Azure Backup Agent Points to Wrong Update

Mark Berry February 13, 2017

When the Azure Backup Agent program says an update is ready, it will provide a link. Today, the link points to http://go.microsoft.com/fwlink/p/?LinkId=229525, which redirects to KB3196148, which is the October 2016 update that we are already running.

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Database Server Backup to Hybrid Onsite/Cloud FAIL

Mark Berry November 14, 2016

This is a very instructive nightmare:

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Azure Backup Client Fails with 0x07EF8

Mark Berry August 22, 2016

I’m testing Azure Backup client on a Server 2012 R2 Essentials machine. On this machine, I had two options:  an Essentials plugin and the standard agent. I tried the Essentials plugin but it uses the “old” (classic) Azure portal, plus the retention options were limited to 1-30 days, no weeks or months. So I removed the plugin and installed the standard Azure Backup client, following these instructions. However, it didn’t work out of the box.

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Testing EaseUS Todo Restore

Mark Berry May 2, 2016

I usually use Windows’ built-in disk imaging software, but I’ve been testing EaseUS Todo Backup Free 9.1 as an alternative.

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Back Up IIS configuration

Mark Berry April 5, 2016

I’m always looking for this info so I’ll post it here. To back up, list, and restore the configuration of IIS 7, IIS 7.5, IIS 8.0, or IIS 8.5, use appcmd as described in MSKB 954872. In brief:

cd %Windir%\system32\inetsrv
appcmd list backup
appcmd add backup "yyyy.mm.dd backupName"
appcmd list backup
appcmd /?

The custom backups are stored in this folder:

%Windir%\system32\inetsrv\backup

You will also see the automatically-created configuration history backups, explained here. Those backups are in this folder:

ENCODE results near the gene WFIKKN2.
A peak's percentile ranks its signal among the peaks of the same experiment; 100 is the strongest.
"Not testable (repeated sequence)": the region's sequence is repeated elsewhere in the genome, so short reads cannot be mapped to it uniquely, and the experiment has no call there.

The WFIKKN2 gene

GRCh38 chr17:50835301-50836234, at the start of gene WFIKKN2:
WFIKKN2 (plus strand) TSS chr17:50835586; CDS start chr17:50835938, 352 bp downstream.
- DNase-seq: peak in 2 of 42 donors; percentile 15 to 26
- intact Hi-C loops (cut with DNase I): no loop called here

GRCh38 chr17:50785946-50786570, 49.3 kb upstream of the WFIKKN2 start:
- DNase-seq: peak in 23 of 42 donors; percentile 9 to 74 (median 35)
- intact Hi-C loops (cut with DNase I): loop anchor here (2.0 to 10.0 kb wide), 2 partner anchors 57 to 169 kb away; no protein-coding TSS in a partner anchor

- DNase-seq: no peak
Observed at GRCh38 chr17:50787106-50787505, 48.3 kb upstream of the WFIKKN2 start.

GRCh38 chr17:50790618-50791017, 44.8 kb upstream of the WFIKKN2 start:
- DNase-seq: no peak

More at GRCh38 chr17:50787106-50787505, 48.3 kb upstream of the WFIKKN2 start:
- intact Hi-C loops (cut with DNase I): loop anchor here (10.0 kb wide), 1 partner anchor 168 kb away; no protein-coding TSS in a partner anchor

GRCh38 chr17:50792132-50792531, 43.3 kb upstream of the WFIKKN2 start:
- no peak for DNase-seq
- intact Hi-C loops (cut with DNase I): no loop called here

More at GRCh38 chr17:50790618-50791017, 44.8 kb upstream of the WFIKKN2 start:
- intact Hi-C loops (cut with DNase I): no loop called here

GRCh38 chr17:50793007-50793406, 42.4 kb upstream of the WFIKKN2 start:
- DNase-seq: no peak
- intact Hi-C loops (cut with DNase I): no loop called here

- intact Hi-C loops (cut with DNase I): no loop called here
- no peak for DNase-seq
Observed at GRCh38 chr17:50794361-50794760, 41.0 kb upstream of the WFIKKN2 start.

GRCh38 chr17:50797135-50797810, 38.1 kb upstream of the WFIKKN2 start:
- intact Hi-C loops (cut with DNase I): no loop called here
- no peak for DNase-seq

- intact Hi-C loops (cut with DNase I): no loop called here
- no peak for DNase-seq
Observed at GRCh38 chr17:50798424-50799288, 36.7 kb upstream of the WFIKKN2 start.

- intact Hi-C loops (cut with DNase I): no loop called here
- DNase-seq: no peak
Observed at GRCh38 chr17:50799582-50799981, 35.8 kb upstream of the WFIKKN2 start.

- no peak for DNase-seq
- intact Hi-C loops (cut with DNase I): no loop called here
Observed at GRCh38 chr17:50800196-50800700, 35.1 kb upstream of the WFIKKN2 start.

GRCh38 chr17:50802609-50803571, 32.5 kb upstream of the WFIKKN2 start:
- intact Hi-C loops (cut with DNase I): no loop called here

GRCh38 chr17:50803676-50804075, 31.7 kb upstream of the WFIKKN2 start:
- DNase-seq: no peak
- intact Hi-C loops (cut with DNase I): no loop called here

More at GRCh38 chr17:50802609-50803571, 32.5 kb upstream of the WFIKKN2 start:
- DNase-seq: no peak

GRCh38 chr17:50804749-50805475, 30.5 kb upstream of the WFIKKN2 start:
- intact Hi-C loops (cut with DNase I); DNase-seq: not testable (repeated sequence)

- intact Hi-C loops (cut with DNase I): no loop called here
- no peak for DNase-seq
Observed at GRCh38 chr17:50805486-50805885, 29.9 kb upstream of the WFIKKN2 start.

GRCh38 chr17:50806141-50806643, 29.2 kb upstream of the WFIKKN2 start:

%Windir%\system32\inetsrv\History

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Restore Server 2012 R2 to a ThinkCentre M93p Desktop, Take 3

Mark Berry February 16, 2016

Once a year, I test restoring a server to a desktop. The server is backed up with standard Windows Backup. The idea is to confirm that if the server went down, I could quickly restore to one of the customer’s desktops as a temporary solution while the server is repaired or replaced. This is also an interesting test of how well Windows Backup handles restoring to different hardware. Previous tests are blogged in 2011, 2012, 2013, 2014, and 2015.

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Set Up Client Restore on Server 2012 R2 Essentials

Mark Berry January 24, 2014

A few months back, I migrated to Server 2012 R2 Essentials. I read how the client restore service works:  just start the service on the server and boot the client from the network—no restore DVD needed! I learned the hard way that it is not that simple:  a setup involving a 3GB download is required.

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Restore Server 2012 R2 to a ThinkCentre M93p Desktop

Mark Berry January 24, 2014

There are several differences since the last time I did a disaster recovery restore test. The server is now a Lenovo ThinkServer TS140 running Windows Server 2012 R2 Essentials on “bare metal,” i.e. no Hyper-V is involved. The target machine is a ThinkCentre M93p.

Server 2012 backups are done using the standard Windows Backup program and are saved on an internal “staging” drive. The WindowsImageBackup folder on that drive is copied daily to an external backup drive, which is the drive we’ll be restoring from. This external drive has a USB 3 interface, as does the M93p desktop, so I’m hoping the data transfer will be faster.

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Restore a Hyper-V Server to an Optiplex 960, Take 3

Mark Berry April 6, 2013

This is the third in the series of almost annual articles about my experiences testing a Hyper-V restore. I’ve done this successfully in 2011 and 2012. Why repeat? To make sure disaster recovery is still possible, and to try a new approach.

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Adding a Target Volume Using Wbadmin

Mark Berry March 25, 2013

Option 3 of Microsoft KB 2009365 describes how to add a disk to Windows Server backup when other disks are offsite:  you have to use the wbadmin command line tool. But the article does not explain how to add a volume, not a disk, as a target.

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